While the nonprofit fundraising industry over the years has incorporated high-tech tools such as big data and analytics, the fundamentals remain focused on building human connections, says Krista Allen Raney, the Assistant Vice President for Development at the LSU Foundation.
“Fundraising is absolutely 100 percent a relationship business,” Raney says. “Yes, we have a database and we leverage technology and analytics, but it does not happen without the people.”
The LSU Foundation, which raised more than $56 million over the 2017-2018 fiscal year, plays an integral role in the state’s flagship university, providing much-needed funds for everything from scholarships to cutting-edge facilities that help attract and educate the talent that powers Louisiana’s economy.
Those critical gifts (including more than a dozen of $1 million or more in the 2017-2018 fiscal year) are made possible by a team of dedicated professionals working behind the scenes with generous donors who are driven to make a difference in Louisiana. Raney shared with us a little about how the LSU Foundation team makes it happen, along with her approach to leadership.
As Assistant VP for Development, Raney’s chief role is to work with the 40-plus professionals that make up the front-line fundraising team. The Houma native also works in partnership with all of the deans at the university’s major colleges, while managing her own small portfolio of donors.
As a manager, Raney says she puts an emphasis on removing obstacles for the fundraising team so they can build relationships with donors and achieve their long-term fundraising objectives. “Those relationships are infinitely critical to our campus, our students and our faculty,” she says. “Those are the people who make special things happen.”
Raney feels it’s also critically important for the organization to demonstrate that it cares about its people so they feel appreciated, while also helping them set ambitious and achievable goals. “My chief focus everyday is that our people feel not just supported, but like they have a real strategic partner,” she says.
The Power of Genuine Leadership
When Raney was an LSU undergrad finishing up a history degree and contemplating career choices, teaching was a far more realistic option than a job in philanthropy. “Nobody at 10 years old says, ‘I am going to ask strangers to give away their hard-earned resources,’ ” she says.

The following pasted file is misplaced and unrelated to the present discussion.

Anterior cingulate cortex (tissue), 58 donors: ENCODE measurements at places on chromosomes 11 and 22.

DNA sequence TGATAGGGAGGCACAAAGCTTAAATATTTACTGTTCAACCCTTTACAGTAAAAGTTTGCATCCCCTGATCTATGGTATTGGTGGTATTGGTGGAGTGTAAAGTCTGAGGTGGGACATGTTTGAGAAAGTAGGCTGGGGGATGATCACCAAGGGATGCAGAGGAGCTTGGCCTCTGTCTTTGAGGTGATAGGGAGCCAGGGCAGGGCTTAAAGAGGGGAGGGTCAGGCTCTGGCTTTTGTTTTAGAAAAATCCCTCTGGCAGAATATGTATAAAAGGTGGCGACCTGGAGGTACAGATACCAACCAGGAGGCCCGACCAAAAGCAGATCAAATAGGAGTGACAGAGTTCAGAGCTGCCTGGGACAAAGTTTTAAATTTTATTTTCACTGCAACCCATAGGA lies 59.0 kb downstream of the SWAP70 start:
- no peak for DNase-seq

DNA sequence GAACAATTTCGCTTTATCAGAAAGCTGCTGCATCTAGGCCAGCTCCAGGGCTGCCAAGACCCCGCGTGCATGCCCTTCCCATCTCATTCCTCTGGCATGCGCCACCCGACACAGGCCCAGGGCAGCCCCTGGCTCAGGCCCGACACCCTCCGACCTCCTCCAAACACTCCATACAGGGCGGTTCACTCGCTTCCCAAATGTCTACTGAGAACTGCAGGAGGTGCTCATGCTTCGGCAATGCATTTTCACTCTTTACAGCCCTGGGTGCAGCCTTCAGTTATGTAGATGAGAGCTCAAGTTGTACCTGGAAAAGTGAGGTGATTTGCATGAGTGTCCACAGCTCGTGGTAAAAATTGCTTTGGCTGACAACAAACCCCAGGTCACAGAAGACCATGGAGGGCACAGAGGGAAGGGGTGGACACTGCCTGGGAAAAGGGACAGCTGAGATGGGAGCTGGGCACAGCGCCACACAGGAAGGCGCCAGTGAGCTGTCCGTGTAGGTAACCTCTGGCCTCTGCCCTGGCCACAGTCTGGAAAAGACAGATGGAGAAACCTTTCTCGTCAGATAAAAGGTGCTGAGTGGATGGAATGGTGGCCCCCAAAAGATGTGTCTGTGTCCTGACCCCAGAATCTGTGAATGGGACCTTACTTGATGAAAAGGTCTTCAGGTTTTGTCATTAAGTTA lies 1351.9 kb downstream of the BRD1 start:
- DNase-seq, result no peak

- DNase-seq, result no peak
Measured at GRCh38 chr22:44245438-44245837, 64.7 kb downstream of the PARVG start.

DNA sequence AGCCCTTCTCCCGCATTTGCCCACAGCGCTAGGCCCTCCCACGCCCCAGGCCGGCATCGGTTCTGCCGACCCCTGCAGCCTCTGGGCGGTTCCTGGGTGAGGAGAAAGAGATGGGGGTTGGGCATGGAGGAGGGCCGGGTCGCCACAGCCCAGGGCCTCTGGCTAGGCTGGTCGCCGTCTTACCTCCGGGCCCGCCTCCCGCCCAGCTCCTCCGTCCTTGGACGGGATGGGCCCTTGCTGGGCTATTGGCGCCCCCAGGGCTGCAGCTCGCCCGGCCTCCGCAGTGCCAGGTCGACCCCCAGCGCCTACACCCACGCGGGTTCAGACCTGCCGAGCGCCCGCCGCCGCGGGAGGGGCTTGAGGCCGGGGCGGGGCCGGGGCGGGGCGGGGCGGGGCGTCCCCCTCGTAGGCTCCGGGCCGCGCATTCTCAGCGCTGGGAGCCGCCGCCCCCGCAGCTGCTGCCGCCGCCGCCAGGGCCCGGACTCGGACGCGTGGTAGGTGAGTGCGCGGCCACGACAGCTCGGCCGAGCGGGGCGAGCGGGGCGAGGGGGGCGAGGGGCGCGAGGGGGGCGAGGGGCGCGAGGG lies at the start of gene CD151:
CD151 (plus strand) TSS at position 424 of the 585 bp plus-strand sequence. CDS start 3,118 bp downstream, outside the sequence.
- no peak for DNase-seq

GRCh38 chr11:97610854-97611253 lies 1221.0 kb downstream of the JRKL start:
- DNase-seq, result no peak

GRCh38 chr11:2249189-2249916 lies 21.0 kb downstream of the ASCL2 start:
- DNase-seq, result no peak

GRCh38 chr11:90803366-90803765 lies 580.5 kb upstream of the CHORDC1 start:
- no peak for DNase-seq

A chance meeting around graduation with two LSU Foundation employees, however, put her on a different path — and she’s been at the organization ever since. “My entire career has been with the LSU Foundation, which is really special for me — to get to serve my alma mater in this way,” she says.
Raney has worked her way up through Foundation positions at several senior colleges at LSU, including an important stop as a director of development at the LSU College of Business, where she helped raise funds for a more than $60 million capital project for the Business Education Complex. “It really sealed the deal for me about the power of private philanthropy,” she says.
Along her Foundation journey, Raney worked for recently named LSU Executive Vice President and Provost Stacia Haynie, who she says taught her that one of the most important aspects of leadership is to take care of your people and have their back, even when you have to have critical conversations. She also came to realize the power of what she calls “genuine leadership.”
“What I learned from her is that you can be yourself,” she says of Haynie. “You can be passionate and funny and still be taken seriously because you always follow through and you’re doing things for the right reasons. I learned the power of genuine leadership. What I hope my team would say about me is that they know I care very seriously about their success, and if they don’t feel successful then I don’t feel successful.”
Raney also believes in leading by example, which is why she maintains her own portfolio of donors despite her leadership role. “If there’s an event I’m going to stay and help clean up too,” she says. “I think it’s important for people to always see you’re accessible that way.”
Raney is a member of the Association of Fundraising Professionals and is active in the Baton Rouge community, serving the past nine years on the board of the Baton Rouge Affiliate of Susan G. Komen and chairing the group’s signature fundraising event, Race for the Cure, in both 2012 and 2013.
She was selected as the outstanding volunteer for the local Susan G. Komen affiliate in 2013 and was honored as one of the top Forty Under 40 in Baton Rouge in 2017. Raney also invests her time on the Joint Development Committee for Mary Bird Perkins.
Her daily work at the Foundation also affords her the opportunity to make direct and lasting impacts on the lives of Louisiana residents, particularly when it comes to scholarship endowments that often allow underserved students to achieve a dream of attending college.
“What I have loved about my time and getting to work with donors is getting to watch people change other’s lives,” she says. “LSU makes it possible for so many of Louisiana’s sons and daughters to have enormous opportunities that they wouldn’t otherwise have. To be a part of that is just awe-inspiring.”
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